Tips on using React Native modules

At the moment, over 3000 open source react native modules exist on npm. These modules provide features/functionality beyond the core React Native framework. For example, a module we often use is `react-native-fs`, which provides us with a useful File System interface. Unfortunately, with how new the entire React Native ecosystem is, it may be hard deciding whether or not to use a given package, especially in a production environment.

Are you building for both Android and iOS? If so, the first thing I do when adding react native modules through npm is check for cross platform support. If the project is on github, a quick way to check is to click the colored bar right below the number of commits, branches, etc.. This reveals the coding language breakdown.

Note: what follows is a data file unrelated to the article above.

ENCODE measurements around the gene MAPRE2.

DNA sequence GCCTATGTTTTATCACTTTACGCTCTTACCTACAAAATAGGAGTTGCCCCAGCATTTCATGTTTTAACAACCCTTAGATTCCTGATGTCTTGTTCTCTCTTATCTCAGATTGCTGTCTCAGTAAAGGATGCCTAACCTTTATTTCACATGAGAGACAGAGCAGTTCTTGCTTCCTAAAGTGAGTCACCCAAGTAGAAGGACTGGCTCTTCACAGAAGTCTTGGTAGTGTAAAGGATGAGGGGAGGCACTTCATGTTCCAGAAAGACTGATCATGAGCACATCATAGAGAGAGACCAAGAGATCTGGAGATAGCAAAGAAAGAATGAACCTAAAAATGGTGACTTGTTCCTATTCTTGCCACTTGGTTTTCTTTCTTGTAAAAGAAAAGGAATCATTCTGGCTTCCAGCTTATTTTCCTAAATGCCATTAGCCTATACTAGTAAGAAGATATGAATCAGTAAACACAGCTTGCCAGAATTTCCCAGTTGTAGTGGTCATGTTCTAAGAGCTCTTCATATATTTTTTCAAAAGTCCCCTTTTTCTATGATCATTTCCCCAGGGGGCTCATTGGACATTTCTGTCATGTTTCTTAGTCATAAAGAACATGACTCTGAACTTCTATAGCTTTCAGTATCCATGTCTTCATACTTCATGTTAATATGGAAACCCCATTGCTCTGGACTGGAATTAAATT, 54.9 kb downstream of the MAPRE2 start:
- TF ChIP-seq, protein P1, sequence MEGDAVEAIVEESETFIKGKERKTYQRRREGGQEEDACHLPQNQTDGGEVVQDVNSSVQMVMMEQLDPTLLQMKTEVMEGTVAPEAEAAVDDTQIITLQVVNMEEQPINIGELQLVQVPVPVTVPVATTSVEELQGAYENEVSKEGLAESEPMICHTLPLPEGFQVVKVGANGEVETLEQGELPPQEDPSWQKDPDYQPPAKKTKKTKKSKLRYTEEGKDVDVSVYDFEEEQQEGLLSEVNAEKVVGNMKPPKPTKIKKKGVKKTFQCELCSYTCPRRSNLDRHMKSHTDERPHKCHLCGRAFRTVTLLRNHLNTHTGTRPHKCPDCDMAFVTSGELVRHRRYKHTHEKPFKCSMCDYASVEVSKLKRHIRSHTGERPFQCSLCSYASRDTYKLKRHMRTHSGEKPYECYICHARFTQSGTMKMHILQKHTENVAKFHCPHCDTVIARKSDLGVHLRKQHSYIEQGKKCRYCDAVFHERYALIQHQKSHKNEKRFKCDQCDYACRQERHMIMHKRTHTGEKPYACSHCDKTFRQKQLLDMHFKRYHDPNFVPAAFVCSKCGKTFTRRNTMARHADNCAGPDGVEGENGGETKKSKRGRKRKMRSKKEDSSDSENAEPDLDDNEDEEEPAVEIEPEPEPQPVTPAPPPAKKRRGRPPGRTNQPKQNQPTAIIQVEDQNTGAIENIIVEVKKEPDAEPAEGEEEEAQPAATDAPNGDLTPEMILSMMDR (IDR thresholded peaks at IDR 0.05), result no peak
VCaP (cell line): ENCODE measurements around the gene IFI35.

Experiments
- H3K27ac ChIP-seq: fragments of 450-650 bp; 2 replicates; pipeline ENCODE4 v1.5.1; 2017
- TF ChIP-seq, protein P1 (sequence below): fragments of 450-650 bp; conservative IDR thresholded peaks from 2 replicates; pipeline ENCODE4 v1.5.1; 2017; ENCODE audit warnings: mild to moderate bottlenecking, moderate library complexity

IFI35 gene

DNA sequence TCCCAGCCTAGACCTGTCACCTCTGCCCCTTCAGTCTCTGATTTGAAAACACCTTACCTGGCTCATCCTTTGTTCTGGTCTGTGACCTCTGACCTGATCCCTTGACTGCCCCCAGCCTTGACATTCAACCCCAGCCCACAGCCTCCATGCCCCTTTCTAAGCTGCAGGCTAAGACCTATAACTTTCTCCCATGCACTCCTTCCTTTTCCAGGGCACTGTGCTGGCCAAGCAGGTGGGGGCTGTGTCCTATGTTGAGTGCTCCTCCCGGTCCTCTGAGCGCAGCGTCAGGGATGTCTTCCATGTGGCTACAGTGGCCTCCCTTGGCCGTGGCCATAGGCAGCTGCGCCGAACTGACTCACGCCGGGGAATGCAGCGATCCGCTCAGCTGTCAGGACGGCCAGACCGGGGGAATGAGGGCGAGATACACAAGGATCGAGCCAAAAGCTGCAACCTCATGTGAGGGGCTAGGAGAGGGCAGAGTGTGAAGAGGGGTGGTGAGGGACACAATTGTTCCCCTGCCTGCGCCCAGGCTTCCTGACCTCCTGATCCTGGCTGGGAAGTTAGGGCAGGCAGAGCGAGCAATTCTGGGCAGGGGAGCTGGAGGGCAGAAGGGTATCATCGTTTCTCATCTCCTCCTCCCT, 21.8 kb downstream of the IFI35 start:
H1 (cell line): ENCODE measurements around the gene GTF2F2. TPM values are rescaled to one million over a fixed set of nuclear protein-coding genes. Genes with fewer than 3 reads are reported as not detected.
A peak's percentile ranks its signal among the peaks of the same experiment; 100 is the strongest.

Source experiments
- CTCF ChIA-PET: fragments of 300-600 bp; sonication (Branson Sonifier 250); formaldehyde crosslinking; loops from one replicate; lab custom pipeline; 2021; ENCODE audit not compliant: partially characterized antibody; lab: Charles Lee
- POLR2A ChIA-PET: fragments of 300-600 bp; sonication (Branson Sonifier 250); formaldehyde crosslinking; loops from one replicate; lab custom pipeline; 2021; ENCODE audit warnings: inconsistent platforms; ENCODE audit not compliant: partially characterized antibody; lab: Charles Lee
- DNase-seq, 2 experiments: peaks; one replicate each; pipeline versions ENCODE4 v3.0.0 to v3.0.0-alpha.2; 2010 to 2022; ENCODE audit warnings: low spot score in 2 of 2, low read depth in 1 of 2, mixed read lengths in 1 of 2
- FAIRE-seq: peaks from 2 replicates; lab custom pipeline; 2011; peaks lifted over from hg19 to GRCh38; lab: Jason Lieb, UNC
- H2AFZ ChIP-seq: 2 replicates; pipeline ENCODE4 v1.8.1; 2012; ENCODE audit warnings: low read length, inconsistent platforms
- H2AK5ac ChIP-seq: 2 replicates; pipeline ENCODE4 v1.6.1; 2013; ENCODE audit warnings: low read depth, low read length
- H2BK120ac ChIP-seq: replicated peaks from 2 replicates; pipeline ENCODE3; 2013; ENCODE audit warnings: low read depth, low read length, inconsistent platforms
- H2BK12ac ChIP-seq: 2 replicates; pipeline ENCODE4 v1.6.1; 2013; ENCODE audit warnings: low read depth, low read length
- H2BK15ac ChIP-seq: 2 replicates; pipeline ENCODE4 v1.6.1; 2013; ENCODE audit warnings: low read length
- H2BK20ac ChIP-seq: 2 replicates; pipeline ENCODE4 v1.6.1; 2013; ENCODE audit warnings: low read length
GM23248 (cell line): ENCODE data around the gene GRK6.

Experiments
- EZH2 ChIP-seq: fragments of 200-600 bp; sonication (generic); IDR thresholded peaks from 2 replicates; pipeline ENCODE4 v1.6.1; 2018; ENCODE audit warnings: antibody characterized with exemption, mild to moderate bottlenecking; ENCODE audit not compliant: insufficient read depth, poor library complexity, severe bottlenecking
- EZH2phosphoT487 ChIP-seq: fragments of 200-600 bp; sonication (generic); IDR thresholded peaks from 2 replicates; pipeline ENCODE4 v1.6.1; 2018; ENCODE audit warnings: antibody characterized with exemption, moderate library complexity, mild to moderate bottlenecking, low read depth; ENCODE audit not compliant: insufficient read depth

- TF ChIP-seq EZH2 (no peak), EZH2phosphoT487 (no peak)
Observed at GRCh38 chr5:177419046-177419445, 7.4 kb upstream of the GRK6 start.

If you see both Objective-C and Java then there is likely support for both platforms. Don’t rely on this alone however, check the documentation and issues to confirm. Will you be using react native modules in a production environment? If so, check the open issues on Github. If any of the issues appear to be major or unstable, look into them. If a feature exists on iOS but has not yet been implemented on Android, you might want to check the pull requests! It is also important to consider how active the repository is. When was the last commit? When was the last pull request processed? How often are changes published to NPM? As we have discovered, many repositories are no longer maintained, out of date, or just do not keep up with the quickly moving React Native ecosystem. Want to modify existing react native modules? Sometimes a module is missing a feature you might need, or contains a bug you do not need. I would first recommend that you clone the repository, make the necessary changes, and submit a pull request. Chances are someone else has the same needs/requests. If you would like to keep your changes private, you can just as easily clone the repository, commit your changes, and reference the commit in your package.json.